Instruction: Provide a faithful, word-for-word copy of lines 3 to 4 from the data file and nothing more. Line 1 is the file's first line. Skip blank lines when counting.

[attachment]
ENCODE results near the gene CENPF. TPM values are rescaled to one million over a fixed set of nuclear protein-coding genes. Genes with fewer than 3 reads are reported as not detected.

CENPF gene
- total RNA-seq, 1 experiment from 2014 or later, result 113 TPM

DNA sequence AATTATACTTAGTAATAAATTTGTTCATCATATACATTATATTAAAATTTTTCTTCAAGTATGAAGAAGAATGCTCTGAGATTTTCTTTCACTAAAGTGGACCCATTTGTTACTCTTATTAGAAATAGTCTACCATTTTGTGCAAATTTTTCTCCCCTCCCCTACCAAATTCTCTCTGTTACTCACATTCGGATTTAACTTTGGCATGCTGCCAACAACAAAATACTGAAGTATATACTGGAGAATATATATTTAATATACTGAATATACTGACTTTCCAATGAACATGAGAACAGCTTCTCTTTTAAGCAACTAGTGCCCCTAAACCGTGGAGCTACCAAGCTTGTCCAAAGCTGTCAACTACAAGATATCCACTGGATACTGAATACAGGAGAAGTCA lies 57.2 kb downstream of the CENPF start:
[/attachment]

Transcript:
- total RNA-seq, 1 experiment from 2014 or later, result 113 TPM

DNA sequence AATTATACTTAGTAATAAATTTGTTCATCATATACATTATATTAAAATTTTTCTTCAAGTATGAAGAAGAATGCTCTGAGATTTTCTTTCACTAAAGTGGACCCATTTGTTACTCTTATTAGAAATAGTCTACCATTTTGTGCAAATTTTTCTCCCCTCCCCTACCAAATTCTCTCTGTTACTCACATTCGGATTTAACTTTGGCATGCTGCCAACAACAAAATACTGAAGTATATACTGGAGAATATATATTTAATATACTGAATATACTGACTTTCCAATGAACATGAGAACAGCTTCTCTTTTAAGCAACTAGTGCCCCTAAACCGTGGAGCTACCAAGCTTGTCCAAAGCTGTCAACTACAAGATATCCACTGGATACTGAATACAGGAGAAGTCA lies 57.2 kb downstream of the CENPF start: